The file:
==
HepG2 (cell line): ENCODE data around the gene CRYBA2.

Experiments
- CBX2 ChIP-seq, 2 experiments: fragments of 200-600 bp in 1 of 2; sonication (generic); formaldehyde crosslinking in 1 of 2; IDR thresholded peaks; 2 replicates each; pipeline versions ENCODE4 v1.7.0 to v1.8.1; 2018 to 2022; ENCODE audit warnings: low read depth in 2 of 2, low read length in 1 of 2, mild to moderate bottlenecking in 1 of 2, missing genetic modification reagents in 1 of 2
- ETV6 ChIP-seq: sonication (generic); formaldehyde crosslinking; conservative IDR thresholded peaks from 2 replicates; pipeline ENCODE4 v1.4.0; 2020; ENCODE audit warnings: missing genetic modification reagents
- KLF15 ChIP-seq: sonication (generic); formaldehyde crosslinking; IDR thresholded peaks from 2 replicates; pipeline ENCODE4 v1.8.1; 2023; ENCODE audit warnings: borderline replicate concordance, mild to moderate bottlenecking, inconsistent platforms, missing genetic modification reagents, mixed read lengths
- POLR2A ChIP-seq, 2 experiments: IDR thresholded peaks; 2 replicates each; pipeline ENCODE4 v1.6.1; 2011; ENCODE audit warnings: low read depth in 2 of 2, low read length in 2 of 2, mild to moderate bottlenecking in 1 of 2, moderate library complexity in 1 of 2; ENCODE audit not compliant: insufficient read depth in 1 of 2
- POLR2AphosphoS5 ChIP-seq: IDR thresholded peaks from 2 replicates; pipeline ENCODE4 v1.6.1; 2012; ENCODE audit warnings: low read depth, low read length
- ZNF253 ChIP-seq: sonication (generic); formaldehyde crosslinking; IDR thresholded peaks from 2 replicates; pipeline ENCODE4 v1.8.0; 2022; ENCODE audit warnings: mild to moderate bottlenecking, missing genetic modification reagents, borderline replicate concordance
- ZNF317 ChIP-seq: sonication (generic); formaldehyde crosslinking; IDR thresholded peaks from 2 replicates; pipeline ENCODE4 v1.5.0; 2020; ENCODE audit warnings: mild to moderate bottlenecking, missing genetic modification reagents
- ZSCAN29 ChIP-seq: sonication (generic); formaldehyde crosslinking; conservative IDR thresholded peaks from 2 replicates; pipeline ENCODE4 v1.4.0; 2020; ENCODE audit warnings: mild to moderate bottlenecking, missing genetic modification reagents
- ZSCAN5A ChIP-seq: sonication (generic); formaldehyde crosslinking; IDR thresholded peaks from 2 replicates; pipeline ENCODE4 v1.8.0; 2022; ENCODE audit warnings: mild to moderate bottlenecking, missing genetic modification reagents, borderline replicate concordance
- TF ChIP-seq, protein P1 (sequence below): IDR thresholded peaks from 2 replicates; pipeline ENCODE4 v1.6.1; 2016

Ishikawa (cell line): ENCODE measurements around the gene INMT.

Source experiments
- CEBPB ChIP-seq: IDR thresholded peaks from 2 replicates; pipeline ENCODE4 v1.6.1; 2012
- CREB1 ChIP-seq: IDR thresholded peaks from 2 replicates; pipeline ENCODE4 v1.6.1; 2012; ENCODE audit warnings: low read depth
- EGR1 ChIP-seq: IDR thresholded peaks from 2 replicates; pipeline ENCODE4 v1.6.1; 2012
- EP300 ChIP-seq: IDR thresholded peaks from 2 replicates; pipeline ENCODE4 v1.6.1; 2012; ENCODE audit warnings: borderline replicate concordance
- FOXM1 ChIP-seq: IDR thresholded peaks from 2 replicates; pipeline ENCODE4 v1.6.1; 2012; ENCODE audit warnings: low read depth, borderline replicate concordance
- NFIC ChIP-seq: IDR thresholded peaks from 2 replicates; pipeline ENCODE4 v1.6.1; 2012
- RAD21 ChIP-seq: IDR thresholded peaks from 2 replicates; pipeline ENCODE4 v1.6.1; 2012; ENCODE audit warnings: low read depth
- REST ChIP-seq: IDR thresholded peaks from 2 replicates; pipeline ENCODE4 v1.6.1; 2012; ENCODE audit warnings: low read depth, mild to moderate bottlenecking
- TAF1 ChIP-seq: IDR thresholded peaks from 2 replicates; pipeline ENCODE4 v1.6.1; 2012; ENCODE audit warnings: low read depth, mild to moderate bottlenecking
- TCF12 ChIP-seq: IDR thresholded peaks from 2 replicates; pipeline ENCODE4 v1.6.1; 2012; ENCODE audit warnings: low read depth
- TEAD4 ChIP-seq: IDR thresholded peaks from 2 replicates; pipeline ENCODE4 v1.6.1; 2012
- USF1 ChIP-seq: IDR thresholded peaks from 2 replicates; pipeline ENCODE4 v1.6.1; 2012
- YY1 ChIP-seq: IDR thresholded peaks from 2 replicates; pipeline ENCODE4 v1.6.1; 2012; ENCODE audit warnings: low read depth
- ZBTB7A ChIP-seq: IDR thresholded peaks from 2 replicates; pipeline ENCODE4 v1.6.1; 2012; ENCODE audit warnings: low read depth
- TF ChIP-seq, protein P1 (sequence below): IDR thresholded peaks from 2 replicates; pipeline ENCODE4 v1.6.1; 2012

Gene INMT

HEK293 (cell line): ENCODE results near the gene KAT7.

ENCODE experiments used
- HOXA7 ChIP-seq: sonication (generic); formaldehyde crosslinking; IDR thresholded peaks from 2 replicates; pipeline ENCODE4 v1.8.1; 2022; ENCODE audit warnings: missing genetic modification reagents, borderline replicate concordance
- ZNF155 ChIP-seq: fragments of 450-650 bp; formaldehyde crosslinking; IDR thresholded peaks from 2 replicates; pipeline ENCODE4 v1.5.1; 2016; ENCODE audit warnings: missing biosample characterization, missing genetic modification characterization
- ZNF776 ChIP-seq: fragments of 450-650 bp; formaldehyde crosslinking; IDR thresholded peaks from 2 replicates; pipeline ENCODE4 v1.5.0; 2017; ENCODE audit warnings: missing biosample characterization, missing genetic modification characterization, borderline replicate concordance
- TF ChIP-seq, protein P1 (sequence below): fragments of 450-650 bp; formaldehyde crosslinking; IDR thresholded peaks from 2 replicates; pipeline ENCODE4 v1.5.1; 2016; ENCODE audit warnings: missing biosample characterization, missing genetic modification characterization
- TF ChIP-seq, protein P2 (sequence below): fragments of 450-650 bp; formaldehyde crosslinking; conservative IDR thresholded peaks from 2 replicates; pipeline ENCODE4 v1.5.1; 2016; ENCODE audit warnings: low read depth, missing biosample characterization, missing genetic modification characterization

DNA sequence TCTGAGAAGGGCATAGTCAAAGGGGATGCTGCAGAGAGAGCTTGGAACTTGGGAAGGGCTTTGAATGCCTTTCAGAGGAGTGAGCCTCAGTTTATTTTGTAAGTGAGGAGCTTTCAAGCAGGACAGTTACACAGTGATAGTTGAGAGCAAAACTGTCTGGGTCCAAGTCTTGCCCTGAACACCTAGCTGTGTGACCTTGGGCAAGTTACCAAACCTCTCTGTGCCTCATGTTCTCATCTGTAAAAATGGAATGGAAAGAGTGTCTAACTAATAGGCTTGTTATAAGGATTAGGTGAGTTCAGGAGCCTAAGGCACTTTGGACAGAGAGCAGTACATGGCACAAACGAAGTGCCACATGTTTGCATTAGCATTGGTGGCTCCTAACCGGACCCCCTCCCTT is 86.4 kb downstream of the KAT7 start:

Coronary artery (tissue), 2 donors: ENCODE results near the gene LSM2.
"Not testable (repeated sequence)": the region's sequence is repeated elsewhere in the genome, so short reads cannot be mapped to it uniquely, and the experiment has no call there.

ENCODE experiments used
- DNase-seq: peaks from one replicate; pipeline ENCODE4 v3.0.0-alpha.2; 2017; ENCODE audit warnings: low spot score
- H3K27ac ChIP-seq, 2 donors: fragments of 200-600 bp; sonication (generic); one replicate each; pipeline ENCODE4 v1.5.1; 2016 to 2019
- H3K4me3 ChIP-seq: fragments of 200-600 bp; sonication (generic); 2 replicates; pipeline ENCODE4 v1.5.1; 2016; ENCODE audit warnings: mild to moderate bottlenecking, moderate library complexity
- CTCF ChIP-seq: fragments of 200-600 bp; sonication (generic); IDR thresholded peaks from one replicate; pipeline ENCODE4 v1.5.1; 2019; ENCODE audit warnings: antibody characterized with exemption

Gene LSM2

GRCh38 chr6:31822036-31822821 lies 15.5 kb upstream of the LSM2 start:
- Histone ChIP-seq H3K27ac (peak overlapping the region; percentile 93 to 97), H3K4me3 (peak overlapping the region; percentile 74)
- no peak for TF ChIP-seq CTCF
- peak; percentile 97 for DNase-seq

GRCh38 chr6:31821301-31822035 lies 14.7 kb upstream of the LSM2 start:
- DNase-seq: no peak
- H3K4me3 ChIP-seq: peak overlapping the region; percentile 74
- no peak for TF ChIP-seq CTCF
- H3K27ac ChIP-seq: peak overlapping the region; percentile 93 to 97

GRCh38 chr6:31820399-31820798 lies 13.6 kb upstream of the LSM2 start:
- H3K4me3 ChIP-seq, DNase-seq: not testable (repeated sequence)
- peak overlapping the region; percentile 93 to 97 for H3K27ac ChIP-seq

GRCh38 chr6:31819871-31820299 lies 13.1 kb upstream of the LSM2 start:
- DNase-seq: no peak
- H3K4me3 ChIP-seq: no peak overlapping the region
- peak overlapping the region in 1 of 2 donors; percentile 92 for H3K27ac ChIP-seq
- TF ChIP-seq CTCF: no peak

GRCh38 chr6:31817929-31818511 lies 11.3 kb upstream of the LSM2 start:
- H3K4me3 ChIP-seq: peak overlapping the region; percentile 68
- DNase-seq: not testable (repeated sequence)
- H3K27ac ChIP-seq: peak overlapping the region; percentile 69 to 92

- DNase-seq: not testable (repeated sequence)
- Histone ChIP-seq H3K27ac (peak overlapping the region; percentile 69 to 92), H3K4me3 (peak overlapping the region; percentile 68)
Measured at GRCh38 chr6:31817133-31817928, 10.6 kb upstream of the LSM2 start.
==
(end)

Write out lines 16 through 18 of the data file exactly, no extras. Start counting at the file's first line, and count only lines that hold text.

- CREB1 ChIP-seq: IDR thresholded peaks from 2 replicates; pipeline ENCODE4 v1.6.1; 2012; ENCODE audit warnings: low read depth
- EGR1 ChIP-seq: IDR thresholded peaks from 2 replicates; pipeline ENCODE4 v1.6.1; 2012
- EP300 ChIP-seq: IDR thresholded peaks from 2 replicates; pipeline ENCODE4 v1.6.1; 2012; ENCODE audit warnings: borderline replicate concordance